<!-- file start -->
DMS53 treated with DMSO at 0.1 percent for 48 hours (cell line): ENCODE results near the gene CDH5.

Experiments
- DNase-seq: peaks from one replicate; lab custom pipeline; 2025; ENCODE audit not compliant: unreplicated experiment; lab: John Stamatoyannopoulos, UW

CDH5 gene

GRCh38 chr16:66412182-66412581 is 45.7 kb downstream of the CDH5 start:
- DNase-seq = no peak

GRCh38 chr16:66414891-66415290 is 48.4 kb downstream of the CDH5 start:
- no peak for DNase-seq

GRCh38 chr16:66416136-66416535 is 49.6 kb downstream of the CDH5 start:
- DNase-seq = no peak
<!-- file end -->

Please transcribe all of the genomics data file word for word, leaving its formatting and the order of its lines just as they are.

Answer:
DMS53 treated with DMSO at 0.1 percent for 48 hours (cell line): ENCODE results near the gene CDH5.

Experiments
- DNase-seq: peaks from one replicate; lab custom pipeline; 2025; ENCODE audit not compliant: unreplicated experiment; lab: John Stamatoyannopoulos, UW

CDH5 gene

GRCh38 chr16:66412182-66412581 is 45.7 kb downstream of the CDH5 start:
- DNase-seq = no peak

GRCh38 chr16:66414891-66415290 is 48.4 kb downstream of the CDH5 start:
- no peak for DNase-seq

GRCh38 chr16:66416136-66416535 is 49.6 kb downstream of the CDH5 start:
- DNase-seq = no peak